Scripties UMCG - Rijksuniversiteit Groningen
 
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Screening for prostate cancer - medical policy by general practitioners in the northern part of the Netherlands

(2016) Koops, L. (Lisa)

Introduction - The prostate-specific antigen (PSA) test has been widely introduced in the nineties. The use of the test as a screening method for prostate cancer is highly debated worldwide. Advocates argue that the PSA test allows for early detection of prostate cancer and the resulting decline in mortality, while opponents state that the PSA test has more negative consequences such as overdiagnosis and overtreatment. Guidelines concerning screening differ per country, and GPs (general practitioner) within the same continent have distinctive methods of using the PSA test. The aim of this study was to characterize the medical policy of GPs in the northern part of the Netherlands regarding PSA screening for prostate cancer.
Methods - A questionnaire was developed by the German counterpart of the study. After translating the questionnaire, a pilot study was conducted to test for feasibility and validity. The renewed version was spread during a training day for GP trainees (n=23) and it was sent to 179 GPs in the catchment area of the University Medical Center Groningen (UMCG). The questionnaire was designed to determine the associations between medical policy regarding the PSA test and characteristics and attitude of the GPs and consisted of three topics. The first topic was the use of PSA testing in practice. The second topic concerned determinants of PSA testing strategies. The third topic concerned the use of guidelines in PSA testing strategies.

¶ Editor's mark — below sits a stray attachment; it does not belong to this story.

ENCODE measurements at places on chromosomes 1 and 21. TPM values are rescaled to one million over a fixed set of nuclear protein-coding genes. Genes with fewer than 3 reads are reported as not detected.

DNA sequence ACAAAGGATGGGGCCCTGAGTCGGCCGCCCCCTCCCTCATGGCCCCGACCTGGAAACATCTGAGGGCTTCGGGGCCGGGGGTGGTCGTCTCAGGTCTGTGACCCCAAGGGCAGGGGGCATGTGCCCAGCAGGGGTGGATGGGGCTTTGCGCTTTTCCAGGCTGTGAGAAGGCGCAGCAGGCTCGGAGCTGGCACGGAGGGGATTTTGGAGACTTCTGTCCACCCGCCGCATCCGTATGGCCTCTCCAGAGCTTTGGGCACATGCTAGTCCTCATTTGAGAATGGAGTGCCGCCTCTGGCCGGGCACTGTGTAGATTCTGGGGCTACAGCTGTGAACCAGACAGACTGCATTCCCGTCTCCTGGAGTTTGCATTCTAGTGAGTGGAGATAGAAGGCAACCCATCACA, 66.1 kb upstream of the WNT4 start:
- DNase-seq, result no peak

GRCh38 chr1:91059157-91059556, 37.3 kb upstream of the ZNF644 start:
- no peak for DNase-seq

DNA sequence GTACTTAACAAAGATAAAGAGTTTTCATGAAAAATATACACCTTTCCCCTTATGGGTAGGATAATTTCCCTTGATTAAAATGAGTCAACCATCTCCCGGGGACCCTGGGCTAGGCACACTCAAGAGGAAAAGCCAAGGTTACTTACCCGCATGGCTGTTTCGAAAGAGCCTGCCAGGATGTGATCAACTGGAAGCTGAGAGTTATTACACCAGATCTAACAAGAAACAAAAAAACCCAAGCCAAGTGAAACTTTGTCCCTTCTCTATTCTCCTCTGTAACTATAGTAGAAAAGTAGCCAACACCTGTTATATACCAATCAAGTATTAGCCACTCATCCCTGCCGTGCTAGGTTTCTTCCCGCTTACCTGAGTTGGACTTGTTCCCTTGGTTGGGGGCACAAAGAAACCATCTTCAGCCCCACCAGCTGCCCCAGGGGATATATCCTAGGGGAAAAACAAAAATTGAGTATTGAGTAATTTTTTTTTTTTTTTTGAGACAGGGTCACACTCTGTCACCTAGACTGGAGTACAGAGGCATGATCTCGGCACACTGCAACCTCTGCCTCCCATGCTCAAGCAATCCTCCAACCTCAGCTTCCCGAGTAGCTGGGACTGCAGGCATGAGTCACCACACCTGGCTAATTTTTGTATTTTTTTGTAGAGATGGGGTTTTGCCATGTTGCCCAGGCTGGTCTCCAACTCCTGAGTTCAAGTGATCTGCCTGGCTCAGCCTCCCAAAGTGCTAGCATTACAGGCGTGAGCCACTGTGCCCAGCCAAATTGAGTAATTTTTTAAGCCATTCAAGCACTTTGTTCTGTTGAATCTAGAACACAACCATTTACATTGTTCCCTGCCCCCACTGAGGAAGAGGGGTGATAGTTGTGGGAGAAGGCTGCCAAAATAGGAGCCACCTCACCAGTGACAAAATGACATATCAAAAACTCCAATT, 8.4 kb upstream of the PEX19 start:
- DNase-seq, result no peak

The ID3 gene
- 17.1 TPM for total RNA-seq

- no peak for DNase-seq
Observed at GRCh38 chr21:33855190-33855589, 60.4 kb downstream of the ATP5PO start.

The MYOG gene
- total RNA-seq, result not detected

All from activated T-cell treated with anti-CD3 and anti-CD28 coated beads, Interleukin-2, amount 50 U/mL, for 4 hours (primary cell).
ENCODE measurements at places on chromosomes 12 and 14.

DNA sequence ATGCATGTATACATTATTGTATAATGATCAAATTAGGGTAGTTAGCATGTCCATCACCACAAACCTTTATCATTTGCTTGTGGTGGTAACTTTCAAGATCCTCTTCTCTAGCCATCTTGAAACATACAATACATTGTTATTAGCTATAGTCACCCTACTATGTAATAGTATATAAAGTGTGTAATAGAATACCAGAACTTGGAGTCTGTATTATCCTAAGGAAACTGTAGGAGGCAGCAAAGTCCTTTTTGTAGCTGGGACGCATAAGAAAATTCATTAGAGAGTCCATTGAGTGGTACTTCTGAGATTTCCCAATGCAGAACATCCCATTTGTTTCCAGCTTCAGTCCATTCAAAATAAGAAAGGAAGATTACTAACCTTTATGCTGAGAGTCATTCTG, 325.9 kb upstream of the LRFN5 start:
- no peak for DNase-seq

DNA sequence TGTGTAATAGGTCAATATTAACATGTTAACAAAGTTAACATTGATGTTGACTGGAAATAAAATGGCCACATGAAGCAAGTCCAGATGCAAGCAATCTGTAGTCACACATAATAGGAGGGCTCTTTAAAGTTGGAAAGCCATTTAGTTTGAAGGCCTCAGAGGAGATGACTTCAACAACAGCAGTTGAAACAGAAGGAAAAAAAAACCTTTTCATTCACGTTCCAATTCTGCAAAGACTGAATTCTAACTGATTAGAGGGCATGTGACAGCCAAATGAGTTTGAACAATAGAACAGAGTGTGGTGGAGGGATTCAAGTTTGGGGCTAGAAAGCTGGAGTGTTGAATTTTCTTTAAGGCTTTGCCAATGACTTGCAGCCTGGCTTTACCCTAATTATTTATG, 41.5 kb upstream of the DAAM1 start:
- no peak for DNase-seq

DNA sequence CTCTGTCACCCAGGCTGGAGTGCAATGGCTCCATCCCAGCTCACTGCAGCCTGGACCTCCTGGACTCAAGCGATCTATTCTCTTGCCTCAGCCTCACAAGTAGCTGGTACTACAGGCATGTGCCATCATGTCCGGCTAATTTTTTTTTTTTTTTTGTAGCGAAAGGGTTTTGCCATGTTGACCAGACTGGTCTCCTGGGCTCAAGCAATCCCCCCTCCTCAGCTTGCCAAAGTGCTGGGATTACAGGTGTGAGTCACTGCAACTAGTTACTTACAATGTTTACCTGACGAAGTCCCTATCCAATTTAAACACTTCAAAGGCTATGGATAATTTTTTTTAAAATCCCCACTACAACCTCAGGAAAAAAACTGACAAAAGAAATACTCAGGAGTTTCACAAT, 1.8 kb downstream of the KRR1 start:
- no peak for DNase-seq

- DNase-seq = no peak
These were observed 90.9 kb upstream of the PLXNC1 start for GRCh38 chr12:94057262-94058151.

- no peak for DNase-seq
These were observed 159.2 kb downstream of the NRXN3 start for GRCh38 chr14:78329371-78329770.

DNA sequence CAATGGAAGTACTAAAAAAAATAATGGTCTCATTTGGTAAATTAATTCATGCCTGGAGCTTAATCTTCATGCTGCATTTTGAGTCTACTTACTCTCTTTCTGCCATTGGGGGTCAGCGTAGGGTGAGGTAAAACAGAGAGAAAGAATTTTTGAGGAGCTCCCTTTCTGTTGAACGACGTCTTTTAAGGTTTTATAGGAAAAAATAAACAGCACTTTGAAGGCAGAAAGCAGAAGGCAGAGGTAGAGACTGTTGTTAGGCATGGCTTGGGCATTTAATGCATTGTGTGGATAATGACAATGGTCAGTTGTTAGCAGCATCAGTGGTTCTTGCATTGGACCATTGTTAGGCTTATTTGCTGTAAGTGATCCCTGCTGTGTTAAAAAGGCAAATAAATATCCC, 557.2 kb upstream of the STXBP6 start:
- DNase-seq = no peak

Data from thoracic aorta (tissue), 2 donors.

Results - The study had an average response rate of 36% (100%, and 27.9%, respectively; n = 73). Regarding the characteristics, GPs who worked in a duo or group practice were more likely to perform a PSA test if a patient actively requested it (p = 0.046). Working experience of ten or more years was associated with a smaller probability to recommend the PSA test to relatives (p = 0.047). Concerning the attitude, GPs that are afraid of missing prostate cancer and GPs who find screening for cancer in general unimportant are more likely to perform a PSA test when a patient asks for it (p = 0.017, and p = 0.043, respectively). The majority of the GPs discusses the benefits and disadvantages of the PSA test with patients who actively request screening for PSA screening. GPs who are not afraid of missing prostate cancer and who find screening for cancer in general unimportant are less likely to recommend the PSA test to relatives (p = 0.001, and p = 0.001, respectively).
Conclusion - Working in a duo or group practice and being afraid of missing prostate cancer are correlated with a higher probability to perform PSA testing when a patient actively asks for screening for prostate cancer. GPs with ten or more years of working experience and not being afraid of missing prostate cancer are less likely to recommend the PSA test to their relatives. Finding screening for cancer in general unimportant is associated with both being more likely to performing a PSA and not recommending the PSA test to relatives.





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